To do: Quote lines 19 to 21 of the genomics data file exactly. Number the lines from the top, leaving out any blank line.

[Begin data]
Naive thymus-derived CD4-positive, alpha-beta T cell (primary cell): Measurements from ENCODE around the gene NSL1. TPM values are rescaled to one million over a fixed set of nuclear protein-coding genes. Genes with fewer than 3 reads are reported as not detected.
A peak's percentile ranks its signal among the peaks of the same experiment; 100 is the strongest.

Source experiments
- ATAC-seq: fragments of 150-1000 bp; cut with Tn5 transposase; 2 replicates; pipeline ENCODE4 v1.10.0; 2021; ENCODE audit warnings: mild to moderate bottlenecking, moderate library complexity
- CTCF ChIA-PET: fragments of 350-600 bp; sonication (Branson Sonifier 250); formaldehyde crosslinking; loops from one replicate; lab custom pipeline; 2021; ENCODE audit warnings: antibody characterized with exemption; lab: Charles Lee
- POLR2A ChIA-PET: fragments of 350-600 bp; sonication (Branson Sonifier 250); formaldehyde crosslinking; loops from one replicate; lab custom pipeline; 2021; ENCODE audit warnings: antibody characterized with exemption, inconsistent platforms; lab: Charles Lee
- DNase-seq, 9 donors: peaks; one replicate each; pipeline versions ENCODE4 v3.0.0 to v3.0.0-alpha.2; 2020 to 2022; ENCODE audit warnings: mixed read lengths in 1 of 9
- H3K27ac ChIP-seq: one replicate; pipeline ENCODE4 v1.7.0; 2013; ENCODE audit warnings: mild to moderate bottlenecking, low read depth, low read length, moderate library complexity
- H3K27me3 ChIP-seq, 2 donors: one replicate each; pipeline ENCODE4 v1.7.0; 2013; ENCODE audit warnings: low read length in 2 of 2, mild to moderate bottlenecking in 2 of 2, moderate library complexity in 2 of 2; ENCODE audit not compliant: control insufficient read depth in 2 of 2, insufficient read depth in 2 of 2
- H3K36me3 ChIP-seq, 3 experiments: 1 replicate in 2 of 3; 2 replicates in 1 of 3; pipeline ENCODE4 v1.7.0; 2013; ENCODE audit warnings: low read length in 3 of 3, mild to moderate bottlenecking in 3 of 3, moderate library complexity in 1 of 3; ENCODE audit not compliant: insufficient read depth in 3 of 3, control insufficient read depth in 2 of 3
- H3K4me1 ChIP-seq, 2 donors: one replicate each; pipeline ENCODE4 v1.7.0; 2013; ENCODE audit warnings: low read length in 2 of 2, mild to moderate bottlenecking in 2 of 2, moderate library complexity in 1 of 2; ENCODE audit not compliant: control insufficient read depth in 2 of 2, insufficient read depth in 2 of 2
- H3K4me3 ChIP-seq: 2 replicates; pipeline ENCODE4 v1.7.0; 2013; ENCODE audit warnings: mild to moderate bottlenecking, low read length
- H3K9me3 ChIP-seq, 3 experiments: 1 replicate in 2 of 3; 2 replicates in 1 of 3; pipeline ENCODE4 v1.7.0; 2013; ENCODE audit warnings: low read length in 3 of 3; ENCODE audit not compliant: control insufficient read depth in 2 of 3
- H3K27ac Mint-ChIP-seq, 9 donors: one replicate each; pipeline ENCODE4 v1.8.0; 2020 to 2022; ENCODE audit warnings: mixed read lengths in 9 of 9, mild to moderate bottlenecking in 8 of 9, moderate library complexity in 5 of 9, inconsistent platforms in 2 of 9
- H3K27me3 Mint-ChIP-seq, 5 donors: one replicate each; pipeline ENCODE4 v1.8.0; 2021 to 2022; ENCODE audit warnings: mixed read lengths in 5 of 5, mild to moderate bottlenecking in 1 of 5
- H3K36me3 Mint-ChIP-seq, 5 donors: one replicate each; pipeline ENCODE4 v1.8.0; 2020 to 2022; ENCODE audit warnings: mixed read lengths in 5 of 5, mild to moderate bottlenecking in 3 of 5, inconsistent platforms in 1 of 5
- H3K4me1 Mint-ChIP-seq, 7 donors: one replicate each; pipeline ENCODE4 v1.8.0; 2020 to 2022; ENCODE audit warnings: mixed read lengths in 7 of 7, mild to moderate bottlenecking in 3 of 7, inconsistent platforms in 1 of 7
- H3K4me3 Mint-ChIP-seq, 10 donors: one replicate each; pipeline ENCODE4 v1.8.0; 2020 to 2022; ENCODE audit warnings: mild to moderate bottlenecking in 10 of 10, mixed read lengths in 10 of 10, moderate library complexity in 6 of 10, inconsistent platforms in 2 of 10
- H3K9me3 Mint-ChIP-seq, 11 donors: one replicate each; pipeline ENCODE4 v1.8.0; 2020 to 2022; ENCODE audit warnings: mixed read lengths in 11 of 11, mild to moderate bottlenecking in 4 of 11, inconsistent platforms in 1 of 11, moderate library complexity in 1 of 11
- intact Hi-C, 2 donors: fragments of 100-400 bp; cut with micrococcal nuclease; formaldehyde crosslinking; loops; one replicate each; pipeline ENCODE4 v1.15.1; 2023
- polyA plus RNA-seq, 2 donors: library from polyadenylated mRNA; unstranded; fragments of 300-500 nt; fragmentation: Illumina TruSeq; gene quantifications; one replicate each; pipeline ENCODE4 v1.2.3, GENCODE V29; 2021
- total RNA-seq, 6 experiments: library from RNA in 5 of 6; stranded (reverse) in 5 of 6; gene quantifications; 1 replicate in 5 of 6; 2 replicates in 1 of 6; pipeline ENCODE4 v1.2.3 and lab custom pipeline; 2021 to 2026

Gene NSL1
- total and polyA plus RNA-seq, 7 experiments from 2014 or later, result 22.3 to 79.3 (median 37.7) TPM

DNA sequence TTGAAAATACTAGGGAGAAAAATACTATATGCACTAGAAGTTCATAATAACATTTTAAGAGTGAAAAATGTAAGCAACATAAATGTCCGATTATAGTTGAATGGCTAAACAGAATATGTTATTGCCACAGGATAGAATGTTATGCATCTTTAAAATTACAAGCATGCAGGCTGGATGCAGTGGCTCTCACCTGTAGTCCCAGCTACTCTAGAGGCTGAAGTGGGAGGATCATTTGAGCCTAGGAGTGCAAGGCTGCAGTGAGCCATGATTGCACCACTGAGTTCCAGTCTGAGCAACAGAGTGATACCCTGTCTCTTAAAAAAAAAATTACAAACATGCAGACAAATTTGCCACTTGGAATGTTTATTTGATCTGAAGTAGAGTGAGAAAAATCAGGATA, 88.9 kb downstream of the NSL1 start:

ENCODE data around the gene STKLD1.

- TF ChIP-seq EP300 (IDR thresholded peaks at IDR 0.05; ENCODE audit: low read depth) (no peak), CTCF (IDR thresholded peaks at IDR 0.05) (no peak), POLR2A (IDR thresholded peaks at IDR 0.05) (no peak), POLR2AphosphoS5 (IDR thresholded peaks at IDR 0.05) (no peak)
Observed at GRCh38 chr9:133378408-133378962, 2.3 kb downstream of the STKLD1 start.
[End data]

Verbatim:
- H3K9me3 Mint-ChIP-seq, 11 donors: one replicate each; pipeline ENCODE4 v1.8.0; 2020 to 2022; ENCODE audit warnings: mixed read lengths in 11 of 11, mild to moderate bottlenecking in 4 of 11, inconsistent platforms in 1 of 11, moderate library complexity in 1 of 11
- intact Hi-C, 2 donors: fragments of 100-400 bp; cut with micrococcal nuclease; formaldehyde crosslinking; loops; one replicate each; pipeline ENCODE4 v1.15.1; 2023
- polyA plus RNA-seq, 2 donors: library from polyadenylated mRNA; unstranded; fragments of 300-500 nt; fragmentation: Illumina TruSeq; gene quantifications; one replicate each; pipeline ENCODE4 v1.2.3, GENCODE V29; 2021